Liotta: Mullin’s moves put Warriors on top 

First of all, let’s throw away the 12-year history of heartache. It does not deserve mention. Let’s just say for 45 days, encompassing 21 games played in 11 different cities, these Warriors were good. Really good.

Sure, by the time the NBA reaches the final six weeks of its mind-numbing schedule, plenty of teams play with the attentiveness of school kids the week before summer break, but the Warriors did go 8-4 against playoff teams.

Remember, these Warriors walked off the court after losing to the Washington Wizards on March 4 the proud holders of a 25-36 record with their chances of making the playoffs along the lines of Kevin Federline producing a smash record. Their coach even said as much.

The most remarkable thing about the turnaround may just be the way the Warriors turned it around — by playing as a team, something pretty rare at the professional level. In winning 16 of their last 21, nine of the last 10, the Warriors saw five or more players score in double-figures 18 times, with six players serving as the leading scorer along the way.

Don Nelson tightened his rotation to eight and the Warriors found their stride. Who knew they’d walk into the playoffs?

While everybody will be heralding Nellie’s great coaching job, I’m saying Chris Mullin deserves the lion’s share of credit. His midseason, eight-player deal that rid the Warriors of Mike Dunleavy and Troy Murphy — and their contracts — was good.

But his taking a chance on Stephen Jackson was even better.

Far from conventional, probably a personality few of us would understand, Jackson is one heck of a basketball player. He’s been all about winning since his arrival, and seems to bring a hint of "anything could happen" every time he takes the floor.

Mullin also has proven himself a shrewd judge of talent in the draft, adding Andris Biedrins and Monta Ellis with picks that rarely yield players that really make a difference. Biedrins was the 11th overall selection in 2004, while Ellis was a second-round pick, 40th overall, in 2005.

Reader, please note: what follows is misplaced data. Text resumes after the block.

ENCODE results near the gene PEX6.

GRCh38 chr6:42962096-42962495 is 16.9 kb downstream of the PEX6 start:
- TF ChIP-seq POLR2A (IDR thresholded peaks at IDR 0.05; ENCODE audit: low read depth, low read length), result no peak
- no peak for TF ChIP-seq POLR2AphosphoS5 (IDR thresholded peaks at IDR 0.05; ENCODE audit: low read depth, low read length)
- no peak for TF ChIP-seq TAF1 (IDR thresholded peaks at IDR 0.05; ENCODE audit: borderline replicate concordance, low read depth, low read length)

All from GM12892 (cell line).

And so, thanks to this team jelling the past month and a half, two guys who may be big as people as they are basketball players, Jason Richardson and Adonal Foyle, were at practice Thursday getting ready for a playoff game. It only took Richardson 435 games to get in. For Foyle, 641, the most among active NBA players.

Hey, Warriors fans — who may be the best in all of sports — nobody can take away the stretch run you’ve already enjoyed. If the Warriors can take one of the first two in Dallas, the atmosphere at Oracle Arena prior to Game 3’s tipoff will be off the charts.

Will they beat the Dallas Mavericks? Not likely, but, to be honest, the Warriors were a longer shot to reach the playoffs on March 5 than they are going into this series.

OTHER TEAMS: Giants have no margin for error

The Giants have already proven they’ll have to start winning games their opponents attempt to lose. Whether it’s a couple of misplayed groundballs or a Hall of Famer-to-be botching a steal of home, the Giants have to allow a couple of games to be handed to them.

The first few weeks of the season have shown this team simply doesn’t have a margin for error. The Giants’ starting rotation willgive them a chance to win their share of games, but it will be up to the rest of the team to capitalize on those opportunities. They won’t be overpowering anybody.

Tim Liotta is a freelance journalist and regular contributor to The Examiner.

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A daily newspaper covering San Francisco, San Mateo County and serving Alameda, Marin and Santa Clara counties.
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